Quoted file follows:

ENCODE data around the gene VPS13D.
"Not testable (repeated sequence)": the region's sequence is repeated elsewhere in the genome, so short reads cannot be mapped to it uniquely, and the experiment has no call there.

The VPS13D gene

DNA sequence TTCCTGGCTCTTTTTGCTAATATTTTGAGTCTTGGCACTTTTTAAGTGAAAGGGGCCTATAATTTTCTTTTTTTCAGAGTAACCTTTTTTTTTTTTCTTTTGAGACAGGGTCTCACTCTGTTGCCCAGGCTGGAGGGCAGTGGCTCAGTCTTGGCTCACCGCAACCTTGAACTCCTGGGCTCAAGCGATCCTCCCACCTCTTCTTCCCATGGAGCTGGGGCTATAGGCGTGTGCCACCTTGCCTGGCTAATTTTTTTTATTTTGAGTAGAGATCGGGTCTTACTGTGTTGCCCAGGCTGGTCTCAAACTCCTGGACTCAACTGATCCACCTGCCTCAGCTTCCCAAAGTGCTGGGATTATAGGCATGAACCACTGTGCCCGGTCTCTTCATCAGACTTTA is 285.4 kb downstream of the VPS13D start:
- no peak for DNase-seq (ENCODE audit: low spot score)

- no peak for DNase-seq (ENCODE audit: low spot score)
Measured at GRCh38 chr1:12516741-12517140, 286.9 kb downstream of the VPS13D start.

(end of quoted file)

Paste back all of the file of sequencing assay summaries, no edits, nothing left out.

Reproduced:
ENCODE data around the gene VPS13D.
"Not testable (repeated sequence)": the region's sequence is repeated elsewhere in the genome, so short reads cannot be mapped to it uniquely, and the experiment has no call there.

The VPS13D gene

DNA sequence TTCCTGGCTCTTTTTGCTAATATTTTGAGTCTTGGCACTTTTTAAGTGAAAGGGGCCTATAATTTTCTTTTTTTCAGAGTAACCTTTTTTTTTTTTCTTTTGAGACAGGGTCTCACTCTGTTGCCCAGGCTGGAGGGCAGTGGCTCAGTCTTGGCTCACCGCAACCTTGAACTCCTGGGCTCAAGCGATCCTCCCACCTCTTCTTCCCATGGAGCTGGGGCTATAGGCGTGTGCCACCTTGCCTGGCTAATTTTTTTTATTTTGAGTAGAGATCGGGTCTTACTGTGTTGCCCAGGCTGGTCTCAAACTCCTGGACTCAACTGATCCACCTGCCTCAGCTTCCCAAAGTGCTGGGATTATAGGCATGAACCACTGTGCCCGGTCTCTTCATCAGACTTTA is 285.4 kb downstream of the VPS13D start:
- no peak for DNase-seq (ENCODE audit: low spot score)

- no peak for DNase-seq (ENCODE audit: low spot score)
Measured at GRCh38 chr1:12516741-12517140, 286.9 kb downstream of the VPS13D start.